75 Post contains links Shenzhen : This is simply fantastic, especially since EADS themselves are prediciting.... 2006 EBIT* expected at around € 3.2 bn EPS expected at around € 2.
76 Post contains links Astuteman : If you wish to accuse Richard Aboulaifa of spin, don't let me stop you. All I did was quote the analysis. Link is in this thread..... The A380 Debate
77 Shenzhen : Actually, I'm aplauding EADS potential in 2007 when compared to 2006, except for all the potential "exceptional" expenses. Cheers
78 Post contains images TeamAmerica : Allow me to emphasize that these are EBITDA figures, "Earnings Before Interest, Taxes, and Depreciation and Amortization." EBIT is accepted as a meas
79 Post contains images Astuteman : In a way, it's not really (exceptionals excepted...  ) Outwith the A380:- A32x deliveries will increase A330 deliveries will increase. Eurocopter de
80 Shenzhen : Does make you wonder why the every one is selling out except Governments. Cheers
81 MCIGuy : Make no mistake, Putin is a power-hungry individual and is already trying gain a foothold by cornering the European natural gas market. The recent mo
82 TeamAmerica : Gadzooks, alas and alack! When a discussion on an aviation forum digresses into discussion of EBIT/EBITDA and the like, is it not acceptable to injec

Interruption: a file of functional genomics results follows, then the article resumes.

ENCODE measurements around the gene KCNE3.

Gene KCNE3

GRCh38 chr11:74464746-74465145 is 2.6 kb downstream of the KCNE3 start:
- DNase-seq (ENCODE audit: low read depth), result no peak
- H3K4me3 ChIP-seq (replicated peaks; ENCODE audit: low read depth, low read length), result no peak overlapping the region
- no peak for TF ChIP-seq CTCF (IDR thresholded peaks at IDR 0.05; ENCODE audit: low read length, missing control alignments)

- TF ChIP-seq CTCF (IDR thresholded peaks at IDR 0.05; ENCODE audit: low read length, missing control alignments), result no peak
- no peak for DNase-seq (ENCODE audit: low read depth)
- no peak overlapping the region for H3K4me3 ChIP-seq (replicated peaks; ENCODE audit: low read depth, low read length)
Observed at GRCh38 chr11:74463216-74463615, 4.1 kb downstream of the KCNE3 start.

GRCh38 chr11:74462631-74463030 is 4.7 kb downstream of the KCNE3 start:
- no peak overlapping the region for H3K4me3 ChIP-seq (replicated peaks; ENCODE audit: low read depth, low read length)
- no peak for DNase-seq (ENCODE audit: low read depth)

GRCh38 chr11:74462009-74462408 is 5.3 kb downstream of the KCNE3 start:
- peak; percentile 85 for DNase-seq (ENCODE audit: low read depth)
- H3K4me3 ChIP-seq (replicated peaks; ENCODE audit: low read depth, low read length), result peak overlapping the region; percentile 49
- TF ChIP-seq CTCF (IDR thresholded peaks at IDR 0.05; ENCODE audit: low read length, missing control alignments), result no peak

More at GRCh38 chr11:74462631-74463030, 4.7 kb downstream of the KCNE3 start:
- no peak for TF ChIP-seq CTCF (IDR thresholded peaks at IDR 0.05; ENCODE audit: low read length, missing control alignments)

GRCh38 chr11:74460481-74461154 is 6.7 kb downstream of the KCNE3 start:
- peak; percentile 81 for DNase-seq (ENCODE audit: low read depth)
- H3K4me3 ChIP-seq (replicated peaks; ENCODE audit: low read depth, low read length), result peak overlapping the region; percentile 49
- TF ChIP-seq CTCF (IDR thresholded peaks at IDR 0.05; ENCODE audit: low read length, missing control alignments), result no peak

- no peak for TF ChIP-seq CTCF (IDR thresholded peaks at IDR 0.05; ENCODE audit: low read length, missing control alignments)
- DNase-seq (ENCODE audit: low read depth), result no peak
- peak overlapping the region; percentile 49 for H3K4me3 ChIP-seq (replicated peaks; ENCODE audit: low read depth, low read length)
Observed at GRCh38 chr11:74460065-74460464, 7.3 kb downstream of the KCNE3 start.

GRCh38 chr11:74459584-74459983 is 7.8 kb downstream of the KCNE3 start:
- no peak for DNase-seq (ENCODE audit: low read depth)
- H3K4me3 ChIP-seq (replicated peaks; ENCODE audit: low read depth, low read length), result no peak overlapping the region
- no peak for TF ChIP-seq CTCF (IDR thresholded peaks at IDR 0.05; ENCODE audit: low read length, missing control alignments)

83 Post contains images Zvezda :
84 Post contains images BoomBoom : What is the link between the natural gas market and the European aviation industry?
85 Post contains images PlaneHunter : Getting one finger doesn't mean having the whole hand. PH
86 Zvezda : Political power vis-a-vis a potential adversary. Putin sees Europe not as a trading partner but as an adversary.
87 BoomBoom : It seems to me he would use gas to gain control of the aviation industry, not the other way around. Why would the EU let Putin buy any part of EADS?
88 474218 : Don't know about the software EADS uses but Cadam, the grandfather of all computer aided manufacturing systems, was invented by Lockheed.
89 Comorin : Thank you for clarifying that - I worked at McD when they were selling CADAM quite succesfully, and was under the impression that they pioneered it w
90 Cobra27 : As far as I heard it it IFE, but doesn't make sense that IFE would cause such a lengthy delays- I hate that stupid whale..... remarks. It bring a bad
91 Baroque : Thanks Hb, I knew some of yous (Australian collective for a plurality of you) were out there and hoped one would reply based on facts and not remote
92 Stitch : Pygmalion has summed it up pretty well. Assuming I am paraphrasing him correctly, the issue is that HAM ran wires through conduit that was supposed t
93 Post contains images NAV20 : I faff about on enough threads already, Astuteman, so I've given everyone a break by not contributing to this one so far. But I'll respond to that po